F-3. The Circulating System. 

The circulating system (Figure 4) moves oil from the stock tanks back through the heater/treater or gun barrel to remove excessive BS&W from the oil. Figure 4. The stock tank drains are in the foreground while the heater/treater and circulating pump are in the background. The circulating system is usually operated manually for low-volume stripper production. In high-production wells with difficult-to-treat oil, the system equipment, lines, and vessels are upgraded. The pump will come on automatically and circulate the tank bottom back through the heater/treater for a short period of time. The frequency and duration of circulation must be based on production needs. This procedure is continued day and night until the tank of oil is full and has been isolated for sale. Because of the risk of high-volume fluid loss, the system must be kept in top condition. Spills can be expensive to clean up. The benefits, however, are enormous in saved treating time and chemical consumption. Frequent circulation alone can often reduce chemical costs dramatically. 

F-4. TheWater Disposal Tank. 

The water disposal tank for a small battery usually holds the equivalent of one transport load or about 250 barrels. It is usually made of fiberglass, stands 8 feet high, and has net material or a fiberglass dome across the top for bird safety. Large tank batteries and large water flood projects may have 20-foot tall water tanks that hold 2,000 barrels. A satisfactory set of steps for inspecting and gauging the tank is a necessity. Inspections are to check water levels and the accumulation of crude oil in the system. In some closed systems, an oil blanket is preserved over the water to prevent oxygen saturation, oxygen corrosion, and plugging problems downhole. This oil blanket assists in blocking oxygen/water contact. Figure 5. The basic water disposal system involves draining the water from the gun barrel and moving it through a line to the water disposal tank.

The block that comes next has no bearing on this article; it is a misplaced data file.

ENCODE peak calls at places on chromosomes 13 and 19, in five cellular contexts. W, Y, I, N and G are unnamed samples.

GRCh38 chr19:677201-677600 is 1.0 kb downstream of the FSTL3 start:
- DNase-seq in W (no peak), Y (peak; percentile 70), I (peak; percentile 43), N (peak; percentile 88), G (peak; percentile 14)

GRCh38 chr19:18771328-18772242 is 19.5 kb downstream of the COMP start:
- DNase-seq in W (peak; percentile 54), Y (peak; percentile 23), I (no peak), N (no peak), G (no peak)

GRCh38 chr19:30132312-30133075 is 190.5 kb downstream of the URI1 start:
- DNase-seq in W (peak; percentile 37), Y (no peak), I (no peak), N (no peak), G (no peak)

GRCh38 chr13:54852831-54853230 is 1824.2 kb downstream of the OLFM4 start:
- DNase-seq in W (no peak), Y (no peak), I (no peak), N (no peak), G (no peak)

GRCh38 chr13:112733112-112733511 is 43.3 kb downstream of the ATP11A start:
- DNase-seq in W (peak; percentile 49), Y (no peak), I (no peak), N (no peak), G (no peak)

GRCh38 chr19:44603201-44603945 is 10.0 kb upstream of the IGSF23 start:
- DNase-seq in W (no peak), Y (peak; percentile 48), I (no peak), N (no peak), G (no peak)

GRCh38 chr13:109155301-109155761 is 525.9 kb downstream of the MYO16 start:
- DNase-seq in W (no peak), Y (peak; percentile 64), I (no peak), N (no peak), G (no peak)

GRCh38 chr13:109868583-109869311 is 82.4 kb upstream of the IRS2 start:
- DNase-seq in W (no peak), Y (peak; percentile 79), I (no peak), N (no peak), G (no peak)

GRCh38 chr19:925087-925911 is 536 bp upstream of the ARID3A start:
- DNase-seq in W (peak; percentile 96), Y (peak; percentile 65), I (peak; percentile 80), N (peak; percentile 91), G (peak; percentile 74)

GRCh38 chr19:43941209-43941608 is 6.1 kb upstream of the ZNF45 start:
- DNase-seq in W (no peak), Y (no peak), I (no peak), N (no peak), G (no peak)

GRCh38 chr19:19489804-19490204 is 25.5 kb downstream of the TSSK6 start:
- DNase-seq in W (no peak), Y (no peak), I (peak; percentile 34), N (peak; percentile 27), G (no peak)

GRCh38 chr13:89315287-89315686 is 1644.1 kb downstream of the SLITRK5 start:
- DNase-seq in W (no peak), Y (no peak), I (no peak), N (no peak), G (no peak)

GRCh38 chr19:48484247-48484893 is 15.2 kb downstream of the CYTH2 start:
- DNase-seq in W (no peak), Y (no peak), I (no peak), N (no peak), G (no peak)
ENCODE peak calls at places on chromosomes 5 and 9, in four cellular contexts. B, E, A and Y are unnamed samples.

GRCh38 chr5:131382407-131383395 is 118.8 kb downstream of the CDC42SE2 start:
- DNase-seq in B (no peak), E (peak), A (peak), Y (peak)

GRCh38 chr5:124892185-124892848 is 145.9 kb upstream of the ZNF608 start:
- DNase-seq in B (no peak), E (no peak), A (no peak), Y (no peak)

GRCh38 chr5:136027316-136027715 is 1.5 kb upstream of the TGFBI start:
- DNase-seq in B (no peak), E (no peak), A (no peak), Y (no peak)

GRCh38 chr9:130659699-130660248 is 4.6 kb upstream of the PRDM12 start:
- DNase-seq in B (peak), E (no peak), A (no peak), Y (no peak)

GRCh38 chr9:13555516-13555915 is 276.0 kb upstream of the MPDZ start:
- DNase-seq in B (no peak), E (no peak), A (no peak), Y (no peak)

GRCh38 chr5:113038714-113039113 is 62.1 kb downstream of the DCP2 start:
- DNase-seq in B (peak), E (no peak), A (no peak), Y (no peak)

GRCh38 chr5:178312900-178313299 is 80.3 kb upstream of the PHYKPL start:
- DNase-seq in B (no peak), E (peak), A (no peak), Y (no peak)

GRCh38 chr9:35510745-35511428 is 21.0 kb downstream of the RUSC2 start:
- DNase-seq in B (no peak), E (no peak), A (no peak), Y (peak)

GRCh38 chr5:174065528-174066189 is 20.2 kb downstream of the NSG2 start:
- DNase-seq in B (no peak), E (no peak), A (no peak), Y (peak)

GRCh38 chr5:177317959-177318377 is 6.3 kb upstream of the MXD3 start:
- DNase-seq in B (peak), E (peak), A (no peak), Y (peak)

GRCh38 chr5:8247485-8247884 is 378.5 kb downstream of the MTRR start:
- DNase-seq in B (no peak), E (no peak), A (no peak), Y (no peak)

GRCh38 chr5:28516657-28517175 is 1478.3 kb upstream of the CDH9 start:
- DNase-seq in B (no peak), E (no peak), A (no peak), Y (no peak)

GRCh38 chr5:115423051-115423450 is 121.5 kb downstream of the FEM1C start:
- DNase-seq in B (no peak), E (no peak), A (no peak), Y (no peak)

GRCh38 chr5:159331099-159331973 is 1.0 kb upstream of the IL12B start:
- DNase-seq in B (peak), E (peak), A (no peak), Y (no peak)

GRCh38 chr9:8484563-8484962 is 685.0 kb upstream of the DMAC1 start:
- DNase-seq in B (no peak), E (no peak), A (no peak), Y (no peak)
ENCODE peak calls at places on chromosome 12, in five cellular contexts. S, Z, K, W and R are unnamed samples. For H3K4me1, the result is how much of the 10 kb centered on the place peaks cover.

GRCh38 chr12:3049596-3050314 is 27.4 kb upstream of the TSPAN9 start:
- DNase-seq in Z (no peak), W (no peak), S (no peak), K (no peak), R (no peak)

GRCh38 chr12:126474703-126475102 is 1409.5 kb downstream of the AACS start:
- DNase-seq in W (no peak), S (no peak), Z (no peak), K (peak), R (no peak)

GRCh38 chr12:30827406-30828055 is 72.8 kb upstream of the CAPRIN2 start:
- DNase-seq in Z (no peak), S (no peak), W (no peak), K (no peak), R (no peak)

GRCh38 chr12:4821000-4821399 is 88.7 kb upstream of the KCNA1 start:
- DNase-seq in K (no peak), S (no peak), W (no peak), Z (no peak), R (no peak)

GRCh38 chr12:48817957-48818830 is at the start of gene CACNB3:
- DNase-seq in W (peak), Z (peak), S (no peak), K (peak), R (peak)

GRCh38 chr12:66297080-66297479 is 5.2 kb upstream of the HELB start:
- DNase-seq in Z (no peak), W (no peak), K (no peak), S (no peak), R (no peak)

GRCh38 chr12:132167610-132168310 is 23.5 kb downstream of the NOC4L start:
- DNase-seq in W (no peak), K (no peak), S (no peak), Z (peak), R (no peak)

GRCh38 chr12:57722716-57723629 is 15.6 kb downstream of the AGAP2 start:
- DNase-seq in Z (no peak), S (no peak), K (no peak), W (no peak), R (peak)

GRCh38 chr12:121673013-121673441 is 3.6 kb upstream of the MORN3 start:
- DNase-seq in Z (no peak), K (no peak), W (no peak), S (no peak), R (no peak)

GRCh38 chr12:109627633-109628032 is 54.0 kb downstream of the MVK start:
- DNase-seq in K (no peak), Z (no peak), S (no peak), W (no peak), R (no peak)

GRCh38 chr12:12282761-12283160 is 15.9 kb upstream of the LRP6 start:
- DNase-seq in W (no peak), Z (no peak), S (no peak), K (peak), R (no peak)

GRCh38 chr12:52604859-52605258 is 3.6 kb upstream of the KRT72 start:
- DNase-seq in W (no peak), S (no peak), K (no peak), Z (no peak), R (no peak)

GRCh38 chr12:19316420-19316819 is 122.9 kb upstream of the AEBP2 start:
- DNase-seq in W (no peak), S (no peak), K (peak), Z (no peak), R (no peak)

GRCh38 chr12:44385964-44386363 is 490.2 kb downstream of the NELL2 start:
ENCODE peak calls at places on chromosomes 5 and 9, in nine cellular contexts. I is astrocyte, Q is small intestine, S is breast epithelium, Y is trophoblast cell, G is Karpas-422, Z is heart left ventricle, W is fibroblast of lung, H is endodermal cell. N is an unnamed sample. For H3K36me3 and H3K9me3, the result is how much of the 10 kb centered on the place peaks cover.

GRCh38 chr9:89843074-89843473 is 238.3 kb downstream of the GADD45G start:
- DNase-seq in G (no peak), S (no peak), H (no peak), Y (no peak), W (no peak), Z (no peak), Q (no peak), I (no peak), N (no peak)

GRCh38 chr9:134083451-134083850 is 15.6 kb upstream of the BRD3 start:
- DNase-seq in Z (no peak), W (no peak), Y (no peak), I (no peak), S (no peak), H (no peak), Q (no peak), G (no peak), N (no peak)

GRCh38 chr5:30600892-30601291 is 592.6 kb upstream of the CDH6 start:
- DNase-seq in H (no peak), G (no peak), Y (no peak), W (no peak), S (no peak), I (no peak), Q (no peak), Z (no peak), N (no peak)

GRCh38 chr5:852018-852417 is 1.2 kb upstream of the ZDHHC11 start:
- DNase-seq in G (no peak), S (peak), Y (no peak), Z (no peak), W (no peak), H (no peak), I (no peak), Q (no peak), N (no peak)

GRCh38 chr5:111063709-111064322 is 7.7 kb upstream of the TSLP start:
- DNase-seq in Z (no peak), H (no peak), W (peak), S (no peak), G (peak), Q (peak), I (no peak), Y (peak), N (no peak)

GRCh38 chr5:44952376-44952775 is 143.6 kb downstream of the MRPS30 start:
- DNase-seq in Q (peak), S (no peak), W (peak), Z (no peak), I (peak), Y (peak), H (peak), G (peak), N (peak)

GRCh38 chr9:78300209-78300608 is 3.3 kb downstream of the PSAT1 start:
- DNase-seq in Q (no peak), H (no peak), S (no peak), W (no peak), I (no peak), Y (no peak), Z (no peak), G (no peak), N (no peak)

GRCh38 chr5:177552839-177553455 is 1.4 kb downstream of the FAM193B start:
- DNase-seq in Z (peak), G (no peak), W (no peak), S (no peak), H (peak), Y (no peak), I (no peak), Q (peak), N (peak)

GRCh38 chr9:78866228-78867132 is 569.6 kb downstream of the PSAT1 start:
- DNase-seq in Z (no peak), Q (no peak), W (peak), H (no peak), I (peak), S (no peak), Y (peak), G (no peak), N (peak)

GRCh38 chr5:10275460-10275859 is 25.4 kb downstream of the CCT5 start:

F-5. Solving Circulating and Disposal Problems. 

Three processes occur in the water system and may be going on at the same time: 

· The heater/treater and gun barrel are producing water into the water disposal tank or the pit. 

· A stock tank is circulating the bottom of the tank being produced into. 

· The water flood pump is injecting water back into the formation. 

All of these operations occur automatically for planned intervals and durations. Yet the lease pumper must be able to override the systems, engage the pump to empty any vessel on location, refill and reactivate any vessel on the location, and possibly perform other functions according to the need of the moment. This requires careful consideration when designing the systems. Some systems are designed for single-purpose conditions and have no flexibility of action. Other systems are very complex to achieve the desired objectives. It is not usually possible to solve every problem easily, but some of the common problems that may be encountered are: Circulating oil while removing water from the system. A good installation allows circulation of a tank bottom without interfering with the normal water disposal operation. The discharge of water from the three-stage separation vessels (the heater/treater and the gun barrel) to the disposal tank should be able to continue without interruption while the circulating is in process. During this dual operation, the lease pumper must ensure that liquids do not build up in these vessels faster than the vessel can 10F-5 handle them. This results in excessive volumes of water flowing to the disposal tank. After the circulating is finished, too much oil and not enough water are contained in the vessels, throwing them out-of-balance and possibly causing oil to go down the disposal system line. 

Out-of-balance conditions can occur due to several reasons, such as: 

· Undersized or restricted oil lines. 

· Undersized or restricted water lines. 

· Circulating too long in one cycle. 

· Not enough time between cycles to permit the vessels to re-balance. 

· Water production is low so it takes a long time to re-balance 

· Water leg is set at wrong level.